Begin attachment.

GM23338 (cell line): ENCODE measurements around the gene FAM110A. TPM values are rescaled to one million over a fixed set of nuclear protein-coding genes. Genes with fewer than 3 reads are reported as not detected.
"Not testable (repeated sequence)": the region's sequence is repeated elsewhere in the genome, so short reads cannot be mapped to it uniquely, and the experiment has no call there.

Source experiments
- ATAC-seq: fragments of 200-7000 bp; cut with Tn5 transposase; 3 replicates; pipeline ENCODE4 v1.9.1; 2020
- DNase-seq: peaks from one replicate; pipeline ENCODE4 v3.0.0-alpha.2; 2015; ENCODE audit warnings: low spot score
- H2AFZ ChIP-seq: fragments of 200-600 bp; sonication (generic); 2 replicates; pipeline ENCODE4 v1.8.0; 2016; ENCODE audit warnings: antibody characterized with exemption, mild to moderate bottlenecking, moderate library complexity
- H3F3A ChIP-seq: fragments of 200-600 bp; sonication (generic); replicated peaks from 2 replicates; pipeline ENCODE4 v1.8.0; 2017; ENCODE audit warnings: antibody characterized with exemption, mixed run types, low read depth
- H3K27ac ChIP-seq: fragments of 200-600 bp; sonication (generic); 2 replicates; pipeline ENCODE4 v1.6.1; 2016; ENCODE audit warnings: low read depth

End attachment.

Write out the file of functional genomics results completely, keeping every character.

GM23338 (cell line): ENCODE measurements around the gene FAM110A. TPM values are rescaled to one million over a fixed set of nuclear protein-coding genes. Genes with fewer than 3 reads are reported as not detected.
"Not testable (repeated sequence)": the region's sequence is repeated elsewhere in the genome, so short reads cannot be mapped to it uniquely, and the experiment has no call there.

Source experiments
- ATAC-seq: fragments of 200-7000 bp; cut with Tn5 transposase; 3 replicates; pipeline ENCODE4 v1.9.1; 2020
- DNase-seq: peaks from one replicate; pipeline ENCODE4 v3.0.0-alpha.2; 2015; ENCODE audit warnings: low spot score
- H2AFZ ChIP-seq: fragments of 200-600 bp; sonication (generic); 2 replicates; pipeline ENCODE4 v1.8.0; 2016; ENCODE audit warnings: antibody characterized with exemption, mild to moderate bottlenecking, moderate library complexity
- H3F3A ChIP-seq: fragments of 200-600 bp; sonication (generic); replicated peaks from 2 replicates; pipeline ENCODE4 v1.8.0; 2017; ENCODE audit warnings: antibody characterized with exemption, mixed run types, low read depth
- H3K27ac ChIP-seq: fragments of 200-600 bp; sonication (generic); 2 replicates; pipeline ENCODE4 v1.6.1; 2016; ENCODE audit warnings: low read depth